&invertedSize, &invertedBytes),
            SQLITE_OK);
  sqlite3_free (changeBytes);
  LOG (INFO) << "Extracted inverted changeset";

  LOG (INFO) << "Applying inverted changeset...";
  CHECK_EQ (sqlite3changeset_apply (db, invertedSize, invertedBytes,
nullptr,
                                    &AbortOnConflict, nullptr),
            SQLITE_OK);
  sqlite3_free (invertedBytes);

  LOG (INFO) << "Restored state:";
  Print (db);

  CHECK_EQ (sqlite3_close (db), SQLITE_OK);

  return EXIT_SUCCESS;
}

=================================

--
https://www.domob.eu/
OpenPGP: 1142 850E 6DFF 65BA 63D6  88A8 B249 2AC4 A733 0737
Namecoin: id/domob -> https://nameid.org/?name=domob
--
3.6.0: Bar-Pri-Ran-Rog-Sam-Val-Wiz
To go: Arc-Cav-Hea-Kni-Mon-Tou


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sqlite-users mailing list
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Re: Inverted changesets and UNIQUE constraints

Dan Kennedy-4

On 26/8/62 15:12, Daniel Kraft wrote:

> Hi!
>
> I'm using the SQLite session extension to create changesets, invert them
> and apply them to undo previous changes in the database.  (Essentially
> what I need to do is persistent savepoints.)
>
> This works well so far, but I recently wondered about the interaction
> with UNIQUE constraints.  In particular, let's say that I record a
> changeset of the following modification:  I remove some rows from a
> table, and *then* I insert new rows that have the same values in UNIQUE
> columns as the previously removed ones.  That obviously works fine
> because I delete first and *then* insert.
>
> However, my understanding of how the session extension works (according
> to its docs) is that when I invert and apply the changeset, it will
> *first* insert the deleted rows, and *then* delete the inserted ones.
> (Because it inverts each operation but not the order of them.)
>
> I created a simplified example program that performs exactly this on an
> in-memory database.  The code (plus the shell script to build it with
> the flags I used) is below and can also be found on Github:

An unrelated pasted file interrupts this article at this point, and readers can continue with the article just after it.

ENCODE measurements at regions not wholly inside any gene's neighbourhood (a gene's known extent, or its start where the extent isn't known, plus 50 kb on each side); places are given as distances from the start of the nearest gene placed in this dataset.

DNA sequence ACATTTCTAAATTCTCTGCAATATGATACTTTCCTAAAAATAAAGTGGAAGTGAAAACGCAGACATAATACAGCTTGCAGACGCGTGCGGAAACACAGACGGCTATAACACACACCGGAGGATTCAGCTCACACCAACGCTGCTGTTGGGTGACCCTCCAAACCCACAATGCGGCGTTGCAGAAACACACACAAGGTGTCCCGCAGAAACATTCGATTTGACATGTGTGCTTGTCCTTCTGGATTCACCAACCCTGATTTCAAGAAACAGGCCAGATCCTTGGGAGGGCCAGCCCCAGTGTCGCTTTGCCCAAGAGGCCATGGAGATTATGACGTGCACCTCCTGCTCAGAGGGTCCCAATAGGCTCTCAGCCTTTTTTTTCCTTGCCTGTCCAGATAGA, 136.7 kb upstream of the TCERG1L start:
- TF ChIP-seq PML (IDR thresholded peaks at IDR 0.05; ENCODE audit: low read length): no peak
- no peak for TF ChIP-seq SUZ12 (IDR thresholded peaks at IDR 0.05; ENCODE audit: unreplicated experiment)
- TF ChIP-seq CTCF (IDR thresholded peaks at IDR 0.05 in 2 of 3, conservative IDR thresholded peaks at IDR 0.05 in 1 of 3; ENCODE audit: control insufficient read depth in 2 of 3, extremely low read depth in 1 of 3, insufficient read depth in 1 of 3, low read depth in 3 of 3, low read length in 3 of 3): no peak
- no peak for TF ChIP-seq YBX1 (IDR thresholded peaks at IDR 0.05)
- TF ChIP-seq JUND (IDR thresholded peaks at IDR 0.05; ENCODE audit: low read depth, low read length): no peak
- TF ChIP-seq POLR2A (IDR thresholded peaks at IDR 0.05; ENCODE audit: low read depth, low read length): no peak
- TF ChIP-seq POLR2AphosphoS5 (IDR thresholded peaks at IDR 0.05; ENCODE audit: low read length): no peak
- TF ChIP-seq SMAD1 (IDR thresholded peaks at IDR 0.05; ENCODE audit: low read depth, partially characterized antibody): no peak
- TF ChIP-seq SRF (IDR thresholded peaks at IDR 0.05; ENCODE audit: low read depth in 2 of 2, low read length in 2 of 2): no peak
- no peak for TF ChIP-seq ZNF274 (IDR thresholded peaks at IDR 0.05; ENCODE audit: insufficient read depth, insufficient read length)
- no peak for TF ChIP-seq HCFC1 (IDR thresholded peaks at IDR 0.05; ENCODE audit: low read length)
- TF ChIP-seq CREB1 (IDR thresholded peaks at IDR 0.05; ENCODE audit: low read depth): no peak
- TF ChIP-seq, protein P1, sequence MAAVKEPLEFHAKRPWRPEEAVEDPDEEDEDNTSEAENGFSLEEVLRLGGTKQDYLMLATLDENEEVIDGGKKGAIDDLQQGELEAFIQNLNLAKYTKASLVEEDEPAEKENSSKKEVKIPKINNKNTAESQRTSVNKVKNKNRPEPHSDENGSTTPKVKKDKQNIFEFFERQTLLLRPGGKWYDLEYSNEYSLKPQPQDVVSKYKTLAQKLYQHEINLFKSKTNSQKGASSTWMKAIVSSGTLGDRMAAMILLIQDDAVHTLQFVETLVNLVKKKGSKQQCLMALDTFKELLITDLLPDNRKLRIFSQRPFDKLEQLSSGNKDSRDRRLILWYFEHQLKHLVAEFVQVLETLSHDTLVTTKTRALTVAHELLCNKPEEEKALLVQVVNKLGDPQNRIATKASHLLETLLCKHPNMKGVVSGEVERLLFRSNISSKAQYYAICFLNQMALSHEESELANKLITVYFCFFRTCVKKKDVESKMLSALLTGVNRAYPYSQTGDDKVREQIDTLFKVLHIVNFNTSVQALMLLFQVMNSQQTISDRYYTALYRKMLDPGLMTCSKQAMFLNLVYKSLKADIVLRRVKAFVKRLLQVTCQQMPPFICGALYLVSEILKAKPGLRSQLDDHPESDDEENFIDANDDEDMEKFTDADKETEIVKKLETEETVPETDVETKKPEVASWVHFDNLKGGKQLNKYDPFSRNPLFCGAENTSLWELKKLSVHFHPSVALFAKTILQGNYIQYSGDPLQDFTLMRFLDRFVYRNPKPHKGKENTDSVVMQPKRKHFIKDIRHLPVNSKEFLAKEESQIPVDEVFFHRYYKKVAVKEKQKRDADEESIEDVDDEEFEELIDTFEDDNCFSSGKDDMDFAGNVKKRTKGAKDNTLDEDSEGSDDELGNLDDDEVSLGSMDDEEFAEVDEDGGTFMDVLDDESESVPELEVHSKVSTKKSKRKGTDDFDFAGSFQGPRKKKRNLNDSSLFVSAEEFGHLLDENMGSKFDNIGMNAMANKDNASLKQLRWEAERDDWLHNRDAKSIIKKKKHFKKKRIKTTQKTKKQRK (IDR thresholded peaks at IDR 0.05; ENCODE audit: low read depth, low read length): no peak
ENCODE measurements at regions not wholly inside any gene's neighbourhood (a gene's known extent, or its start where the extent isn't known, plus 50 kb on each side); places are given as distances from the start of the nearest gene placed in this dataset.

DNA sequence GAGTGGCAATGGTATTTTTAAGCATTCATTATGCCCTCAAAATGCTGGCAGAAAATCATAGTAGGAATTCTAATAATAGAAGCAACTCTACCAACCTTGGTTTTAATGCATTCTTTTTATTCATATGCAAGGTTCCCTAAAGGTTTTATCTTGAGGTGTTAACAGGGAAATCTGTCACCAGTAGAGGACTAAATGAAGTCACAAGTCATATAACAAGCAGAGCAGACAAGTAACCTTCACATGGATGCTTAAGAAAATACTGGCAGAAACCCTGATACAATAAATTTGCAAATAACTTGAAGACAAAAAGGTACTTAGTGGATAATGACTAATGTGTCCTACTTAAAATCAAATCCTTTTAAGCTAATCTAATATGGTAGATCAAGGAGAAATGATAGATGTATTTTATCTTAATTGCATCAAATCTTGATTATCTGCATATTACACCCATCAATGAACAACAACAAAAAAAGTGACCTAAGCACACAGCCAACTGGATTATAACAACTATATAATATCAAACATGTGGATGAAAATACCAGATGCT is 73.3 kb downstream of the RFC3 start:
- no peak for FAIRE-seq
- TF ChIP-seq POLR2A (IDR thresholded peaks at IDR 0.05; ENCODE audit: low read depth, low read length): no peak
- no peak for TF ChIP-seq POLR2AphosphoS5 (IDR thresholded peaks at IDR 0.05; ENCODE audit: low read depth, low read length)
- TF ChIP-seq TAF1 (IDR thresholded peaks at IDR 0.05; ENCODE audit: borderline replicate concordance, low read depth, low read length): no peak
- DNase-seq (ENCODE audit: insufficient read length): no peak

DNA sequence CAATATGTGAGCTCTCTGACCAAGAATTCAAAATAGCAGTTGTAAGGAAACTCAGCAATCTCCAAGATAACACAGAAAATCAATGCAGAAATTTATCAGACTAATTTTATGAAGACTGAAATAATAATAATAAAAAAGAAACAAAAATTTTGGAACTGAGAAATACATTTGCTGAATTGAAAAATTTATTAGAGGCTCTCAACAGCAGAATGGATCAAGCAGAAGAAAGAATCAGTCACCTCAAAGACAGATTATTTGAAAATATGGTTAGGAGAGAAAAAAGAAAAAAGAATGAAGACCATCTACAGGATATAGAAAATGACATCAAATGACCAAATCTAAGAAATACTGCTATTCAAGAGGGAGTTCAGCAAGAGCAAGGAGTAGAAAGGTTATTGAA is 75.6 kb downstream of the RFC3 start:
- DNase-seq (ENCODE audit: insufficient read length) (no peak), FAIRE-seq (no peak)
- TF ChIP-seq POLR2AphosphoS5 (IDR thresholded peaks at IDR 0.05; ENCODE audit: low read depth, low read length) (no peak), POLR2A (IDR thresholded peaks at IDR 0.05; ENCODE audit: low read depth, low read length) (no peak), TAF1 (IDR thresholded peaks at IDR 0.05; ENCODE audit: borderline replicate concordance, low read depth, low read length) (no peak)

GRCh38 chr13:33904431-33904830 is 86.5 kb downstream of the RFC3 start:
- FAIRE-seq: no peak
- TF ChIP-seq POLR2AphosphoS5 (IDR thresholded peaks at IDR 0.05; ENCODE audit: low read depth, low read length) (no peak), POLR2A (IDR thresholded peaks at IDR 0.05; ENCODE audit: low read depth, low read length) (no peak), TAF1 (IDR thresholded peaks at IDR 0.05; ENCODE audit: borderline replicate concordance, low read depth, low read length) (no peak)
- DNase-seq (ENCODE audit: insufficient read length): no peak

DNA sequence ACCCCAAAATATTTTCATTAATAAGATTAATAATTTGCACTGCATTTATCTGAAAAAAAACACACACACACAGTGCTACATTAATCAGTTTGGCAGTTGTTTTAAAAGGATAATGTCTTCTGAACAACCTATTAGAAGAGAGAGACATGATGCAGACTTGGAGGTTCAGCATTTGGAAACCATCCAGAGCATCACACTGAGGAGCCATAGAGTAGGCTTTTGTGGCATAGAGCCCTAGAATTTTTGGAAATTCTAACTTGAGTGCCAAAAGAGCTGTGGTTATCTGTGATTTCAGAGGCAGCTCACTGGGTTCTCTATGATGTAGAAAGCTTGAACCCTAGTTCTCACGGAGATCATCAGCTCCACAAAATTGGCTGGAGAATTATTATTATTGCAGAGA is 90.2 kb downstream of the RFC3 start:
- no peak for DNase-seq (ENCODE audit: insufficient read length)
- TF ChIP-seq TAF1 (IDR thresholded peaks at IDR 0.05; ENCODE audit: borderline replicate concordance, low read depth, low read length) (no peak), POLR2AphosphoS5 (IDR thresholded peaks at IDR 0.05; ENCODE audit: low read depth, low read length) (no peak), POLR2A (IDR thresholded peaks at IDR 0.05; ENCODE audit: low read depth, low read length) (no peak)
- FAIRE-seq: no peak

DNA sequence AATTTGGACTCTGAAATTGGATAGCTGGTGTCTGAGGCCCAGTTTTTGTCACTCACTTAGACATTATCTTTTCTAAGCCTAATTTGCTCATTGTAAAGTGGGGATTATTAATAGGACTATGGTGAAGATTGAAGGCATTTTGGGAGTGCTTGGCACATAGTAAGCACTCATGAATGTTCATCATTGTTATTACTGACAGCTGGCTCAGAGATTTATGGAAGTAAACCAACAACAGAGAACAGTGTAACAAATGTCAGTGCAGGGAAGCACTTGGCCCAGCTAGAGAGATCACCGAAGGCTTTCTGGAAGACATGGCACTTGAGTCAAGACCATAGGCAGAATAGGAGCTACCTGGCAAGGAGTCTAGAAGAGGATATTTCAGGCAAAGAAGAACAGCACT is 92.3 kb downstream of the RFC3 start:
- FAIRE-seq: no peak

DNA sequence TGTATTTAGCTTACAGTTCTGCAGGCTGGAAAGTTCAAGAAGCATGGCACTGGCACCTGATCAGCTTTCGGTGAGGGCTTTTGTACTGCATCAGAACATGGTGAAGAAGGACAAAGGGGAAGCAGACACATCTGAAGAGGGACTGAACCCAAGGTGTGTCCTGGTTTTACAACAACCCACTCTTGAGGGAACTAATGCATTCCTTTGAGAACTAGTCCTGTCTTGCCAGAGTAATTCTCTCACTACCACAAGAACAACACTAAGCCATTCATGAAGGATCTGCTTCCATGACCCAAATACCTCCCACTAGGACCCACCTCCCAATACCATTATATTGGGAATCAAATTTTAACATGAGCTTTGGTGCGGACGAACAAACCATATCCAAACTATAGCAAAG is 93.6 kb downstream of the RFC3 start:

>
>    https://gist.github.com/domob1812/a3b78739772a1ff0c001be6cbc600f17
>
> (Perhaps that is easier to view than in the email.)
>
> When I run that on my system (with SQLite 3.16.2 from Debian Stretch), I
> get errors printed from ErrorLogger like this:
>
> E0826 10:08:16.840441 21876 test.cpp:16] SQLite error (code 2067): abort
> at 16 in [INSERT INTO main."mytable" VALUES(?, ?)]: UNIQUE constraint
> failed: mytable.value
> E0826 10:08:16.840520 21876 test.cpp:16] SQLite error (code 2067): abort
> at 16 in [INSERT INTO main."mytable" VALUES(?, ?)]: UNIQUE constraint
> failed: mytable.value
>
> This matches what I expect.  However, it seems that applying the
> changeset still works fine, and I get the correct "old" state restored.
>
> Is this just "by chance", or can I safely ignore these errors in this
> context and rely on the ability to apply inverted changesets even if
> they (intermittently) violate UNIQUE constraints?

They can be ignored I think.

When sqlite3changeset_apply() hits a UNIQUE constraint, it puts the
change into a "retry buffer". Then, once it has attempted all changes in
the changeset, it goes back and retries those in the retry buffer. It
keeps retrying like this until no further progress can be made. So in a
case like yours - where there does exist an order in which the changes
can be successfully applied without hitting constraints - it eventually
succeeds in applying the entire changeset. But, as the sessions module
works through the normal SQL interface, each time it hits an
intermittent constraint, an error message is emitted on the log.

Dan.




>
> Thanks a lot for any insights!
>
> Yours,
> Daniel
>
> =================================
> Build script:
>
> #!/bin/sh -e
>
> PKGS="sqlite3 libglog"
> CFLAGS="`pkg-config --cflags ${PKGS}` -std=c++14 -Wall -Werror -pedantic"
> CFLAGS="${CFLAGS} -std=c++14 -Wall -Werror -pedantic"
> CFLAGS="${CFLAGS} -DSQLITE_ENABLE_SESSION -DSQLITE_ENABLE_PREUPDATE_HOOK"
> LIBS=`pkg-config --libs ${PKGS}`
>
> g++ ${CFLAGS} ${LIBS} test.cpp -o test
>
> =================================
> test.cpp:
>
> /* Test code for UNIQUE keys and inverting SQLite changesets.  */
>
> #include <sqlite3.h>
>
> #include <glog/logging.h>
>
> #include <cstdlib>
> #include <string>
>
> namespace
> {
>
> void
> ErrorLogger (void* arg, const int errCode, const char* msg)
> {
>    LOG (ERROR) << "SQLite error (code " << errCode << "): " << msg;
> }
>
> void
> Execute (sqlite3* db, const std::string& sql)
> {
>    VLOG (1) << "Executing SQL:\n" << sql;
>    char* err;
>    const int rc = sqlite3_exec (db, sql.c_str (), nullptr, nullptr, &err);
>    if (rc != SQLITE_OK)
>      LOG (FATAL) << "SQL error: " << err;
>    sqlite3_free (err);
> }
>
> void
> Print (sqlite3* db)
> {
>    const std::string sql = R"(
>      SELECT `id`, `value`
>        FROM `mytable`
>        ORDER BY `id` ASC
>    )";
>
>    sqlite3_stmt* stmt;
>    CHECK_EQ (sqlite3_prepare_v2 (db, sql.c_str (), sql.size (), &stmt,
> nullptr),
>              SQLITE_OK);
>
>    while (true)
>      {
>        const int rc = sqlite3_step (stmt);
>        if (rc == SQLITE_DONE)
>          break;
>        CHECK_EQ (rc, SQLITE_ROW);
>
>        LOG (INFO)
>            << "  Row: (" << sqlite3_column_int (stmt, 0)
>            << ", " << sqlite3_column_int (stmt, 1) << ")";
>      }
>
>    CHECK_EQ (sqlite3_finalize (stmt), SQLITE_OK);
> }
>
> int
> AbortOnConflict (void* ctx, const int conflict, sqlite3_changeset_iter* it)
> {